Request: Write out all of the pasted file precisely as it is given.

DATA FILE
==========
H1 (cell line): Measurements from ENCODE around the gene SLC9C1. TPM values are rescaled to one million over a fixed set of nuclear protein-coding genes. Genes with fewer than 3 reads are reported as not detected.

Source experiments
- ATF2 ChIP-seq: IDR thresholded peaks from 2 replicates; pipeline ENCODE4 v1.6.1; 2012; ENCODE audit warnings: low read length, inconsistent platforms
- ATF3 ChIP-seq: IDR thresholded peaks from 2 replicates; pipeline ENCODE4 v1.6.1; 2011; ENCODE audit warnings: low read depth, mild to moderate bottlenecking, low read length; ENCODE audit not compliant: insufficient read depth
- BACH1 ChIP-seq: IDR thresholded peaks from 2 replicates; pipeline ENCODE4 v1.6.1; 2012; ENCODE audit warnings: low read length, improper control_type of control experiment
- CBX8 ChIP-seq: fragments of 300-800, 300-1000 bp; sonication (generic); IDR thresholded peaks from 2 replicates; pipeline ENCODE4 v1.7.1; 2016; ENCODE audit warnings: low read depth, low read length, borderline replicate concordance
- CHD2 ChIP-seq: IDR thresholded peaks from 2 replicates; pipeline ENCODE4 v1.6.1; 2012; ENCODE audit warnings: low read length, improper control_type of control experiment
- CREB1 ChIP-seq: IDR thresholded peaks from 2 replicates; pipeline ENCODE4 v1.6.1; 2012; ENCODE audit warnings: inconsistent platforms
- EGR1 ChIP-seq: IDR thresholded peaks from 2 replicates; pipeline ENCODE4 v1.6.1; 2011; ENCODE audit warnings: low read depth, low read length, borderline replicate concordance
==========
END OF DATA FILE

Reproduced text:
H1 (cell line): Measurements from ENCODE around the gene SLC9C1. TPM values are rescaled to one million over a fixed set of nuclear protein-coding genes. Genes with fewer than 3 reads are reported as not detected.

Source experiments
- ATF2 ChIP-seq: IDR thresholded peaks from 2 replicates; pipeline ENCODE4 v1.6.1; 2012; ENCODE audit warnings: low read length, inconsistent platforms
- ATF3 ChIP-seq: IDR thresholded peaks from 2 replicates; pipeline ENCODE4 v1.6.1; 2011; ENCODE audit warnings: low read depth, mild to moderate bottlenecking, low read length; ENCODE audit not compliant: insufficient read depth
- BACH1 ChIP-seq: IDR thresholded peaks from 2 replicates; pipeline ENCODE4 v1.6.1; 2012; ENCODE audit warnings: low read length, improper control_type of control experiment
- CBX8 ChIP-seq: fragments of 300-800, 300-1000 bp; sonication (generic); IDR thresholded peaks from 2 replicates; pipeline ENCODE4 v1.7.1; 2016; ENCODE audit warnings: low read depth, low read length, borderline replicate concordance
- CHD2 ChIP-seq: IDR thresholded peaks from 2 replicates; pipeline ENCODE4 v1.6.1; 2012; ENCODE audit warnings: low read length, improper control_type of control experiment
- CREB1 ChIP-seq: IDR thresholded peaks from 2 replicates; pipeline ENCODE4 v1.6.1; 2012; ENCODE audit warnings: inconsistent platforms
- EGR1 ChIP-seq: IDR thresholded peaks from 2 replicates; pipeline ENCODE4 v1.6.1; 2011; ENCODE audit warnings: low read depth, low read length, borderline replicate concordance